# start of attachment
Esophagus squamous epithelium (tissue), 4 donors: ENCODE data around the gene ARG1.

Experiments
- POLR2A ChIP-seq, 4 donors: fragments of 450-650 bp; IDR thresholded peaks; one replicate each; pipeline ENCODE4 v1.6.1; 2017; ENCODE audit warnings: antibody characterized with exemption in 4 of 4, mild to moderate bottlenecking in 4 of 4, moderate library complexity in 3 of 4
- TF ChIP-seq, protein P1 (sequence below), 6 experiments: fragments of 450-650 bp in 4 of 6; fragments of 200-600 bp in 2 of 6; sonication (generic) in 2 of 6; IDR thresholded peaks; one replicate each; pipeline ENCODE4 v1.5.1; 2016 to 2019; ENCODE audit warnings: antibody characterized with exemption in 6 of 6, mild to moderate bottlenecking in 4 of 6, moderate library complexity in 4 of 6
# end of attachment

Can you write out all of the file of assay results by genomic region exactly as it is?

Esophagus squamous epithelium (tissue), 4 donors: ENCODE data around the gene ARG1.

Experiments
- POLR2A ChIP-seq, 4 donors: fragments of 450-650 bp; IDR thresholded peaks; one replicate each; pipeline ENCODE4 v1.6.1; 2017; ENCODE audit warnings: antibody characterized with exemption in 4 of 4, mild to moderate bottlenecking in 4 of 4, moderate library complexity in 3 of 4
- TF ChIP-seq, protein P1 (sequence below), 6 experiments: fragments of 450-650 bp in 4 of 6; fragments of 200-600 bp in 2 of 6; sonication (generic) in 2 of 6; IDR thresholded peaks; one replicate each; pipeline ENCODE4 v1.5.1; 2016 to 2019; ENCODE audit warnings: antibody characterized with exemption in 6 of 6, mild to moderate bottlenecking in 4 of 6, moderate library complexity in 4 of 6